Graceful argument

In the patchwork quilt that is my spiritual journey, grace was a piece of the design I didn’t understand. I heard numerous preachers extol the miracle of grace from the pulpit. But what did it mean?
My confusion mostly stemmed from the fact that most faith traditions don’t exactly agree on what grace is or isn’t. I’ve read a number of books and scoured the web to get a handle on it. The simplest, most straightforward definition I came across was by Mary Fairchild at About.com: “Grace is kindness from God we don’t deserve.”

As virtuous as we try to be, our human frailty leads us astray. Sin is at the very root of our nature. No matter how hard we try, at the very least we’re going to covet or blaspheme along the way … probably without even realizing it. Grace is the gift that redeems us from our transgressions. Christ died for all the sin humans have committed and will commit. Here’s where the arguments get hot: does this mean we get a free pass to party like rock stars because Christ died for our sins?

There are an infinite number of answers to that question. Which of those answers is actually correct is part of the Divine mystery. Depending on your concept of Hell, all but a select few of us will end up in eternal damnation … or all of us, no matter how large our sins, will ascend to the Pearly Gates. But it’s even more complicated than that! Casting aside those who either do or don’t believe in Hell, we still have to factor in the varying views of Purgatory. For some, Purgatory IS Hell. For others it’s the waiting room between the two places … while still others view our earthly lives as Purgatory. Our life on earth is simply marking time.

Where does grace fall in all that?

There are those who believe you are only granted God’s grace if you take a vow of poverty, donate every cent you make to charity and devote your life to Christ’s mission. There are those who believe as long as one person suffers none shall be granted eternal life. Still others believe so long as you say God and Jesus are A-OK in your book, your place in heaven is waiting. But who is right?
Seems like a cruel guessing game, doesn’t it? But this isn’t some Diving game of Clue, we’re talking about our eternal souls here, right? We can all argue about grace until we’re blue in the face, but the answer to this mystery isn’t going to reveal itself until each of us is unable to tell anyone else what the true answer is.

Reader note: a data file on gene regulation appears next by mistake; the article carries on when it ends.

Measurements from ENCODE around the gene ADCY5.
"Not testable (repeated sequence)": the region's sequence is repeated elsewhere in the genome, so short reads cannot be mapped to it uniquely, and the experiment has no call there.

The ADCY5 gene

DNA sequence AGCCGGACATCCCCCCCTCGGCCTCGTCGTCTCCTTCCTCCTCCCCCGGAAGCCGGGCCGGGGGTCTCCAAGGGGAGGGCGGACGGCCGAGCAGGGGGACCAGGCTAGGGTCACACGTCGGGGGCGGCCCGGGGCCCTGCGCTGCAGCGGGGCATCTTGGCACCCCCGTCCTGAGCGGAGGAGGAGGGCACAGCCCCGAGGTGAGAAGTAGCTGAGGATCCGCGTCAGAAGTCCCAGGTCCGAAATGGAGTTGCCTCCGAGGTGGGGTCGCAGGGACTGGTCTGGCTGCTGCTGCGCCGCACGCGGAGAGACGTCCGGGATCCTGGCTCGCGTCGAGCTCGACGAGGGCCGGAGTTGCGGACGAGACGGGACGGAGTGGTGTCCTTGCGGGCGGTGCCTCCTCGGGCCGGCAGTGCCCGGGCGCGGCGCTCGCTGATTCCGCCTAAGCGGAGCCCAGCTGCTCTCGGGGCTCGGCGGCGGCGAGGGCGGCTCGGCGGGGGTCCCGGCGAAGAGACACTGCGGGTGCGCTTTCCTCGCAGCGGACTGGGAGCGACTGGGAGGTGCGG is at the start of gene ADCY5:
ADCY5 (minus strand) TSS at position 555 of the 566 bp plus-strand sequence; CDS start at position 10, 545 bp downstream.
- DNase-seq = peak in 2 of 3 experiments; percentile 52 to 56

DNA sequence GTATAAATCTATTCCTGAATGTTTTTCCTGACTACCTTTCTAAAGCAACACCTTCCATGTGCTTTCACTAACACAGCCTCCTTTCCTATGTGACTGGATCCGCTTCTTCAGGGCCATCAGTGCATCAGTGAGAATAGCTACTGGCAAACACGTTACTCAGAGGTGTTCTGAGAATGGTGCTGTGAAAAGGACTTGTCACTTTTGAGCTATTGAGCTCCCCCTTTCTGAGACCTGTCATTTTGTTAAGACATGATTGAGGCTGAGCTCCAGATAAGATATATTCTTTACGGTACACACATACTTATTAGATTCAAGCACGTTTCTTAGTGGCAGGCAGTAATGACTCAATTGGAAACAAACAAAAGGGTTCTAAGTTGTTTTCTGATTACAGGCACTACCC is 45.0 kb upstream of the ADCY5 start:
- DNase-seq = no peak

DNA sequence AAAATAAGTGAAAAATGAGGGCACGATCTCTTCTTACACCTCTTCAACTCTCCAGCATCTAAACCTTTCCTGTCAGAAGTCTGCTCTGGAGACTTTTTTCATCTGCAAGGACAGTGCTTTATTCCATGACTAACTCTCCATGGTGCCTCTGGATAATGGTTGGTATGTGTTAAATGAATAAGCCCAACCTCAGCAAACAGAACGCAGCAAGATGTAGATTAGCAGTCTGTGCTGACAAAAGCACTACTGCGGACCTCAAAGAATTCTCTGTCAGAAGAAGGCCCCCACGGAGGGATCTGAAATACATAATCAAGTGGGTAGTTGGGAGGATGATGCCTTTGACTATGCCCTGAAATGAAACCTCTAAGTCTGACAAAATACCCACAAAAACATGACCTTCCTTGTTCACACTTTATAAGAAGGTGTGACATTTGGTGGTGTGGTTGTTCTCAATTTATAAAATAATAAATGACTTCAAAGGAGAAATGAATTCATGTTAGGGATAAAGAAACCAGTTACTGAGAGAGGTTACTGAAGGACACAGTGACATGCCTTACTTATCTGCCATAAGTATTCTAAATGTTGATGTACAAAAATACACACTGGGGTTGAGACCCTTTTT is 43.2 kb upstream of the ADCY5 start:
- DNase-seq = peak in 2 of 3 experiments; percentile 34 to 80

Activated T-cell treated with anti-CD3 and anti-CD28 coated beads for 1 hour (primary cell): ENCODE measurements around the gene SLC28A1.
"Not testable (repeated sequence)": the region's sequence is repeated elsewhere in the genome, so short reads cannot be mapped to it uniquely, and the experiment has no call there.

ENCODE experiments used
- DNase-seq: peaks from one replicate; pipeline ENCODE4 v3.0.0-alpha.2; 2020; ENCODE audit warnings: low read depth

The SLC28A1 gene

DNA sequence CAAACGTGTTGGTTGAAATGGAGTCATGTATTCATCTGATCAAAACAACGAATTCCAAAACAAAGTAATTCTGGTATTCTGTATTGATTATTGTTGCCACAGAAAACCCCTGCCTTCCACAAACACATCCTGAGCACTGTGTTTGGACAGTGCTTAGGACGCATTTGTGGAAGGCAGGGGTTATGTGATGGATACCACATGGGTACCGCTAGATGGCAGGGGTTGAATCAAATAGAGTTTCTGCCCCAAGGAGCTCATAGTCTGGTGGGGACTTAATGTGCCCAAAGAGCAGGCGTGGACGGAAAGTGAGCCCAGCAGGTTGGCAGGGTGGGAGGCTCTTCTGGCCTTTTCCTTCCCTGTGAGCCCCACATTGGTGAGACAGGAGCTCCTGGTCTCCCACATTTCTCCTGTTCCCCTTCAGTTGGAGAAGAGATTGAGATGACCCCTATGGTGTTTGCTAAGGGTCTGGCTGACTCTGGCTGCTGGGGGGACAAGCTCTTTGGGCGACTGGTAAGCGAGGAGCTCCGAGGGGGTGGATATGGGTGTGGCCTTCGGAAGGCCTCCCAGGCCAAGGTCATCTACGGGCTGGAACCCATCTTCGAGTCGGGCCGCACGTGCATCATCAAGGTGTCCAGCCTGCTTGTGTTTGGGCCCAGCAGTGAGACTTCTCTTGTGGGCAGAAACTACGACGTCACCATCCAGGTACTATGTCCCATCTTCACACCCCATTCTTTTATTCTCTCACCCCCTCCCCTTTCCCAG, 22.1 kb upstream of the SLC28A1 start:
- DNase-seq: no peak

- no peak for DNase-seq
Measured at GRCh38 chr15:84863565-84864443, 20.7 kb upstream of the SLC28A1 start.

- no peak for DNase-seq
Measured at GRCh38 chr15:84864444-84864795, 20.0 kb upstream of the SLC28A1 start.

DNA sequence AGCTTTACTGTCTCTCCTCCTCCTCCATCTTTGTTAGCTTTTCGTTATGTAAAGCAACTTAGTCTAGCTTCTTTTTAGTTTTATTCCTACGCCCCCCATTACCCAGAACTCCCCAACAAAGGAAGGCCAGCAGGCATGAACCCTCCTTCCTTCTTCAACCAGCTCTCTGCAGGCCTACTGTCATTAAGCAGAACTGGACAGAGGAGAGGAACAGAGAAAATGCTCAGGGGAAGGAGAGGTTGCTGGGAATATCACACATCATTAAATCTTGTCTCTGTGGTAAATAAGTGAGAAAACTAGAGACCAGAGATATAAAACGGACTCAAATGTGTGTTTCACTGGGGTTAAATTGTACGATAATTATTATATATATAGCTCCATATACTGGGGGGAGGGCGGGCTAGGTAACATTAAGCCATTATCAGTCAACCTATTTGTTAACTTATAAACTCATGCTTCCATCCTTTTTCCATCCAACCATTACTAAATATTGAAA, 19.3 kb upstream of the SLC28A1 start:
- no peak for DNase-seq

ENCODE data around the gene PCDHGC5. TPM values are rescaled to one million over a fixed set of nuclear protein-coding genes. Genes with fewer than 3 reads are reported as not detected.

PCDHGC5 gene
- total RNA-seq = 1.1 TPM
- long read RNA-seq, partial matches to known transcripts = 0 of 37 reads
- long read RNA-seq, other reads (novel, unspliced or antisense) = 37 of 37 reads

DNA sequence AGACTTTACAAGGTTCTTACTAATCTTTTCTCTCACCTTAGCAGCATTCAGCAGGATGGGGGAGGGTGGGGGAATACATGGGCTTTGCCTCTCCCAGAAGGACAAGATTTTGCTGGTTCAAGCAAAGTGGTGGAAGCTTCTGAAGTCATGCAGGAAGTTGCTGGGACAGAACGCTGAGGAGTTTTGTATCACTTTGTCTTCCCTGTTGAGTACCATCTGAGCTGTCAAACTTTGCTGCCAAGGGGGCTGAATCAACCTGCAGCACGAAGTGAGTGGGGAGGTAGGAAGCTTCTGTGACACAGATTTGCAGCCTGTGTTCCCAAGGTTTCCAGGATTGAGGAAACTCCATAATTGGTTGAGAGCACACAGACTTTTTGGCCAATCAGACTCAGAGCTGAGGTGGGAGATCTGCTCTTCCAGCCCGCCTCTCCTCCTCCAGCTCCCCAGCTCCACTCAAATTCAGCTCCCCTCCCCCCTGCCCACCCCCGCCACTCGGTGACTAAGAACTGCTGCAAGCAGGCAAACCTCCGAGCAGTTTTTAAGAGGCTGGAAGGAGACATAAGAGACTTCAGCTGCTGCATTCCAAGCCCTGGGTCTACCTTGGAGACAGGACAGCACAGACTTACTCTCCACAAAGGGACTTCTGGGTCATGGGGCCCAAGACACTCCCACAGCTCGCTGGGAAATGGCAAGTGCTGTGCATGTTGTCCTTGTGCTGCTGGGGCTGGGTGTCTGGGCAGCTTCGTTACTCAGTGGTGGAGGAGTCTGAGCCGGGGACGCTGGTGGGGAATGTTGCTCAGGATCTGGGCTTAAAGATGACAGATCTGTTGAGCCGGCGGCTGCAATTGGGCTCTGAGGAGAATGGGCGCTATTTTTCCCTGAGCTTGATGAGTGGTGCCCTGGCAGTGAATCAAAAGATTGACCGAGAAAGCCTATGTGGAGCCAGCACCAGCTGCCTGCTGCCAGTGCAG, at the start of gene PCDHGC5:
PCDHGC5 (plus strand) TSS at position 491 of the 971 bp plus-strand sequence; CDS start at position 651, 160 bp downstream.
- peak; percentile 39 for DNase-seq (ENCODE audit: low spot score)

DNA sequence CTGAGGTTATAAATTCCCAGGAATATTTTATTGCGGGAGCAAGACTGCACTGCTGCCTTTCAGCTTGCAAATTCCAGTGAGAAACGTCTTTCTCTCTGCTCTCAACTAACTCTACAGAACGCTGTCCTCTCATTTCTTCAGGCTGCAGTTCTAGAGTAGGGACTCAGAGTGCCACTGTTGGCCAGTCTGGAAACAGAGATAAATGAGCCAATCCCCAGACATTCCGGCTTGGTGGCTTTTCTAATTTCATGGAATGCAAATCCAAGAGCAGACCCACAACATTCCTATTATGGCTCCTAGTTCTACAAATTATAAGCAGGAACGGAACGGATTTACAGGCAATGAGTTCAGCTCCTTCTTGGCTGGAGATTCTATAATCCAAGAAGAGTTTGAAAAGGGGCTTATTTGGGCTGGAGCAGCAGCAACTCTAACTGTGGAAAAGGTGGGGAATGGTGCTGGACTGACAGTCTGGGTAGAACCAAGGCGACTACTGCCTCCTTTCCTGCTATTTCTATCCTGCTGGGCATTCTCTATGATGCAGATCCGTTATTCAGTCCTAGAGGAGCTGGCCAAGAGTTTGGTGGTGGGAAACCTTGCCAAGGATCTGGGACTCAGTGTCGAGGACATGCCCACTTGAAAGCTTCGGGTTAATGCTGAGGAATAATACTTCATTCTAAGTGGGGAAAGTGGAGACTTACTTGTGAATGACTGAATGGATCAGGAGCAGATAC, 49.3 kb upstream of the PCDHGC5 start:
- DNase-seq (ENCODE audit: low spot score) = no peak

All we have are human beliefs and convictions about what God’s message is. The piece of that message that was always most clear to me was love. Love one another regardless. No matter differing ideologies, religions, race or creed God is pretty clear that he wants us to love and care for one another. While we bide our time on this mortal coil, I think that’s one of the best things we can do … if only to make a worthwhile endeavor out of this whole mystery.

4 thoughts on “Graceful argument

  1. very compelling and well written! bravo for putting into words what I’m sure a lot of us feel, have wrestled with. Growing up, I remember hearing the phrases “we all fall short of the glory of God” and “there but for the grace of God go I”. I often marveled at the beauty of grace, given freely without a price tag, to everyone all over the world, no requirements. there are some religions, or churches, that believe unless you accept Christ as your personal savior, you are excluded from this divine gift. I believe that to be false. I believe it is bestowed regardless. What you DO with it is the moral question, and the abuse of it, the sin itself.

    I have some thoughts that it falls under the same heading in my own personal Jesus journal as faith. Not tangible, not something you can see or touch or hold in your hand, but a concept beyond the earthly properties we assign to everything. It must be a movement inside your heart, a stirring of the soul, something felt and experienced not hard evidence. That is the same concept I have of grace. The difference being that grace is given and faith is learned/experienced/discovered.

    I really don’t know where I was heading with this, but have so enjoyed your writing! thank you for letting me share as well! Jen

  2. The problem I have with the concept of “unmerited favor” is the same one I have with so many traditional Christian concepts. Each of them (love, grace, forgiveness…) relies on an anthropological concept of God as an entity that has human characteristics (i.e. the ability to show love, grace, forgiveness, etc.) and my understanding of God precludes the notion that, somehow, “God” is simply a super-human consciousness. I asked a theology prof about that recently. He said, in effect, that all of religion is, to some extent, anthropological and we can’t talk about religion without making it “humanized.” So that leaves me exactly where I was before … I don’t know!

  3. Postscript: What I do know is about the behavior of Jesus, called the Christ, insofar as the reports are somewhat accurate. I know how he is supposed to have lived, loved, forgiven, and shown grace. I hold on to that.

  4. Excellent and well thought out postings. On my faith journey I am at a point where I have a unitary belief that we are all one in God. The earth, the universe, all of the creatures of the earth manifest the presence of God and to try to appreciate this is where I see Grace.

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